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Good Friday, 14th April 2017
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Album Review

Martin Rossiter
The Defenstration Of St Martin Drop Anchor Music

Article written by Kev W - Dec 11, 2012

His former band Gene are to many little more than a footnote in the Britpop saga, but realistically they were much more than that. Unfairly dubbed Smiths copyists, mainly due to Martin Rossiter's vocal intonation, they weren't particularly Britpop at all, although the movement undoubtedly helped them break the million sales mark. Largely, Gene were underrated and their split in 2004 was met with a wave of indifference by the public as a whole. After such a long break between the demise of his band and this, his debut solo record, the Welshman has had plenty of time to reflect, and boy is 'The Defenstration Of St Martin' a reflective record. The guitar-pop of Gene's early tracks such as 'Haunted By You' or the much-better-than-you-remember anthems like 'We Could Be Kings' are shunned totally. Rossiter isn't back with a bang and isn't aiming for heavy radio rotation.

Much like his contemporary, Brett Anderson, this album consists of one man and a piano, a recipe for boredom and monotony if ever there was one. But let's not forget that as part of Gene, Rossiter was responsible for some truly stirring ballads like 'For The Dead' and 'Olympian', so it would be wrong to write him off, especially once you've absorbed some of the soul-baring material he's made here. Beginning with the ten-minute 'Three Points On A Compass', this isn't one for the casual listener. The song is a heartbreaking message to a father who deserted him ("the only thing I got from you was my name") and it's genuinely moving. There are lots more personal moments: his soul is offered to the devil ('I Want To Choose When I Sleep Alone'), a chance meeting with another destroyed soul at the top of a cliff that diverts their respective plans to end it all ('Darling Sorrow') and cries for help ('No One Left To Blame').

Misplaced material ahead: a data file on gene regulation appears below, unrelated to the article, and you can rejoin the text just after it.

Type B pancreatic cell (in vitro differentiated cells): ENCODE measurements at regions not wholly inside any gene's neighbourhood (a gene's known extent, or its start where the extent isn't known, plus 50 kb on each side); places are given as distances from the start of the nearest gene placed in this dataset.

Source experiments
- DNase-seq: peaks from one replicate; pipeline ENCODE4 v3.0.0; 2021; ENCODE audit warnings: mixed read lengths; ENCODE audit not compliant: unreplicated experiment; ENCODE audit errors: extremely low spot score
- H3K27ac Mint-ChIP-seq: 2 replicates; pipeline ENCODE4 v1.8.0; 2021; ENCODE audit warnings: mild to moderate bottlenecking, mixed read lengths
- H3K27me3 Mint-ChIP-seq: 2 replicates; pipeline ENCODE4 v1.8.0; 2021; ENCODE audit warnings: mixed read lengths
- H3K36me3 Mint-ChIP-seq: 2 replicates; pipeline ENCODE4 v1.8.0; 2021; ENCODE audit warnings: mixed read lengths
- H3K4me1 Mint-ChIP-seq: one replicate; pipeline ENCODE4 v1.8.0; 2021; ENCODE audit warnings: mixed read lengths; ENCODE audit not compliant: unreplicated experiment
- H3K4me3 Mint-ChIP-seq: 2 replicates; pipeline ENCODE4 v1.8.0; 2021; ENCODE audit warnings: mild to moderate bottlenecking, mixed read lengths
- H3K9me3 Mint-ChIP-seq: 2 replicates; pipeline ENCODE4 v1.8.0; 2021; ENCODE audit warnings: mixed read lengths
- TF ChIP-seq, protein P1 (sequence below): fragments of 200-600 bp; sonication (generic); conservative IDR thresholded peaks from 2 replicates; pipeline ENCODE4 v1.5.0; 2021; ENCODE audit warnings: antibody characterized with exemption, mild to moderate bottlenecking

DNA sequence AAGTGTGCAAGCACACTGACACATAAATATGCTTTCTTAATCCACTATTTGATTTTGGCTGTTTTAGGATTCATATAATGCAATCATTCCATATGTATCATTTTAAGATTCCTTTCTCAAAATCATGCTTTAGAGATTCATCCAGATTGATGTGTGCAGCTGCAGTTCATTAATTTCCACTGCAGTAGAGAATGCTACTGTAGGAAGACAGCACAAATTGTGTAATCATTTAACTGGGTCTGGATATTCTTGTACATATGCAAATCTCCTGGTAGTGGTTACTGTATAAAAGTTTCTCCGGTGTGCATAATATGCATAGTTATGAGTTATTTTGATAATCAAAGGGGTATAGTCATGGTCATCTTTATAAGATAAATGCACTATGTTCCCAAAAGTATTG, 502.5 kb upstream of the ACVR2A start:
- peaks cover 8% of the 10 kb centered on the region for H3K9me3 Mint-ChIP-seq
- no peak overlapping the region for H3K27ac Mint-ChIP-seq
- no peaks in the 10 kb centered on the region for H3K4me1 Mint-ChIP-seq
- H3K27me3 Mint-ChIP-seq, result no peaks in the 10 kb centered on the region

On 'I Must Be Jesus' the rationale is that the only explanation for the suffering he's going through is that he's been put on earth, as Christ was, to feel pain for humanity's sake. Forget any genuine delusions of grandeur though, it sounds odd on paper but the song is quite emotional. 'My Heart's Designed For Pumping Blood' is a stark hymn to those whose experiences have left them devoid of emotion. Martin Rossiter hasn't chosen to make an album of piano ballads because he can't write pop hits any more, he's written this album seemingly to lift a great weight of his chest, to explore, asses and let go of past demons. So while it may not be full of the joys of spring, 'The Defensation Of St Martin' is a poignant, emotional and deeply private display of emotions that have been allowed out into the open, only it's far less self-righteous than you might expect. This is a carefully considered and masterful piece of work, but you suspect, much like his former band, it's unlikely to be given the credit it truly deserves.


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